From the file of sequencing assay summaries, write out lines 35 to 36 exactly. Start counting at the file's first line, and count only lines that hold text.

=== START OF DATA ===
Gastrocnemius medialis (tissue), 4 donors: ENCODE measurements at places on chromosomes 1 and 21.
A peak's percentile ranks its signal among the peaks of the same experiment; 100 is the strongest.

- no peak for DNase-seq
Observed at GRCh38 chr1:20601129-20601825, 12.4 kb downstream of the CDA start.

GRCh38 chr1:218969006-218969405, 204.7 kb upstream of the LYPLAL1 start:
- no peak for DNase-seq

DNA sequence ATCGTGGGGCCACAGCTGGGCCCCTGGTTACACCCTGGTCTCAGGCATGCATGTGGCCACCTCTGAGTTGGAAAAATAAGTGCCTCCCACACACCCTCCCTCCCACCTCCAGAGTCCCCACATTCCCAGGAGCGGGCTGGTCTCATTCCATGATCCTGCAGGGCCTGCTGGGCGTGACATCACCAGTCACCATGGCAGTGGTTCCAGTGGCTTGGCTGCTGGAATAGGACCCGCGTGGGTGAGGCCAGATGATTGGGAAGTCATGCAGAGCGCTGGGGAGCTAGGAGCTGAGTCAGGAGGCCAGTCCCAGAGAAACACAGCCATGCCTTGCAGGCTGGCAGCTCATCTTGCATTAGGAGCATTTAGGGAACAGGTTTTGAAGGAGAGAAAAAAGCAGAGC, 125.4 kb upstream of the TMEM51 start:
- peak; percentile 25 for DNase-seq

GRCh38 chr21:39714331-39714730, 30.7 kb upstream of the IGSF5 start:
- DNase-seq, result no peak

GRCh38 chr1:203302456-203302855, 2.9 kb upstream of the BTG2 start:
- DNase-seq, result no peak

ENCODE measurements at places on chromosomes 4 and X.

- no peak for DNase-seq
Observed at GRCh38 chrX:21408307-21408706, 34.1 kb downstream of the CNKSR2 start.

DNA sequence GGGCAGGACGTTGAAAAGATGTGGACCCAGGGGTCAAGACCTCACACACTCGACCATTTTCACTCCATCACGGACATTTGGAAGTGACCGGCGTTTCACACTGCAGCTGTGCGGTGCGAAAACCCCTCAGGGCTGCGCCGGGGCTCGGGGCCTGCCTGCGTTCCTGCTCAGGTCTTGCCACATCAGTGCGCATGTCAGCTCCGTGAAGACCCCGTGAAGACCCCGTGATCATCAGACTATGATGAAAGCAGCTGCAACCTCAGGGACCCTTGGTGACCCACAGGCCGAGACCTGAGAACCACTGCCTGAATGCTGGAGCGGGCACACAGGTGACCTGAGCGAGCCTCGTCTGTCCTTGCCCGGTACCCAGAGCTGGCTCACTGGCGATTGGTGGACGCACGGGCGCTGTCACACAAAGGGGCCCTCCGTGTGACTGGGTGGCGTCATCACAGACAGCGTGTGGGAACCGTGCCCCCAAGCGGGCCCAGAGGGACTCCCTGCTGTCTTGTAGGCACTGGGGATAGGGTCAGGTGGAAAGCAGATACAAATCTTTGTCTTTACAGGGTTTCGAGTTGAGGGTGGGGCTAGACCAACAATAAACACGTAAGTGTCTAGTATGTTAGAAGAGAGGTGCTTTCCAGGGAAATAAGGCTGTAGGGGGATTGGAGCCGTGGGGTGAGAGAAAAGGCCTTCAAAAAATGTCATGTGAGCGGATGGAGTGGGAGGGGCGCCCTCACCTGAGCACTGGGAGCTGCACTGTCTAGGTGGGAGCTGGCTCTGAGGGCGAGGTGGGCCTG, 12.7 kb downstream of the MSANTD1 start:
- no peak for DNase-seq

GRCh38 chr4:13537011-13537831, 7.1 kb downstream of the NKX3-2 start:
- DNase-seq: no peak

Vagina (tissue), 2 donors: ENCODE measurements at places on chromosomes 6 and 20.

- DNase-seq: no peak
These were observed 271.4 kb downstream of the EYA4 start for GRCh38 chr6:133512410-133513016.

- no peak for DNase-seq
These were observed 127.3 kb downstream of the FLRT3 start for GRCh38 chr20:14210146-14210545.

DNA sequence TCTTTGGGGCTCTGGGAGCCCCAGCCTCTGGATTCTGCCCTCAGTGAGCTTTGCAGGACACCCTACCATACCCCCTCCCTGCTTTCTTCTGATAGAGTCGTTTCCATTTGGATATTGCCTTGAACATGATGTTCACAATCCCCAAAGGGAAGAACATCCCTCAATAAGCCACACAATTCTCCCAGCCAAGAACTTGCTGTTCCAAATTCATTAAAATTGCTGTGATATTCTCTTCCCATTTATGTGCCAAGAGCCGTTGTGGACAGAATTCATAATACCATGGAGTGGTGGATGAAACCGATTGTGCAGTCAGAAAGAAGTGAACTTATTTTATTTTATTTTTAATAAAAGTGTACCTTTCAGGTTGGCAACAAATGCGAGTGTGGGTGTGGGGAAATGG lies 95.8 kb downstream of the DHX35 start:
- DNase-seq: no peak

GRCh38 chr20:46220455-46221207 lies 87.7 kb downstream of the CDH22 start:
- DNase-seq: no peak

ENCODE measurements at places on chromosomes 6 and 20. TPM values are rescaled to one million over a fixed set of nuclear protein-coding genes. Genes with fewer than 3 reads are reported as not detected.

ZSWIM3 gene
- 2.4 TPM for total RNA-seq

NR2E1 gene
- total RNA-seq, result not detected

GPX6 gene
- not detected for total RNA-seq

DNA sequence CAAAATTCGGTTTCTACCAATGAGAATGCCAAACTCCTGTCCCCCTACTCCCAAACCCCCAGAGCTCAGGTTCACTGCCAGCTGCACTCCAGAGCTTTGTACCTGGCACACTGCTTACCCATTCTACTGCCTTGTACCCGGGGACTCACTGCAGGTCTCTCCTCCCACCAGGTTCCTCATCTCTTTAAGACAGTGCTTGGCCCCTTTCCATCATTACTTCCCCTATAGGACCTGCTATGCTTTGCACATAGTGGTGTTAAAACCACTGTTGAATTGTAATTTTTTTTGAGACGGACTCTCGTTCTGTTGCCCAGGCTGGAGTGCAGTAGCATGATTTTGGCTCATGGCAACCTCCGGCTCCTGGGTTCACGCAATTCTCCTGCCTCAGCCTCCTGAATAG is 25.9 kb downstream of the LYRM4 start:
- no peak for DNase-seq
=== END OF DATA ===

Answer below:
- not detected for total RNA-seq

DNA sequence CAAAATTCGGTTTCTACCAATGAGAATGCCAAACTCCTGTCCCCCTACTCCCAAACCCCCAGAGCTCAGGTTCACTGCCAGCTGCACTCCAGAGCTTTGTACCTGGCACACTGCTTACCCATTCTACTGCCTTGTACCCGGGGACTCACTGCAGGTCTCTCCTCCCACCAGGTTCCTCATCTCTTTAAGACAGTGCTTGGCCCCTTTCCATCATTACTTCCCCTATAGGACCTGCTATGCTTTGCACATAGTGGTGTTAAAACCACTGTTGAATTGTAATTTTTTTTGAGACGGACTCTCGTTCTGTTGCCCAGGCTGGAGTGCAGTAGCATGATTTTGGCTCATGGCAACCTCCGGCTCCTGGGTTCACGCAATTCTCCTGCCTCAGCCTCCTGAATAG is 25.9 kb downstream of the LYRM4 start: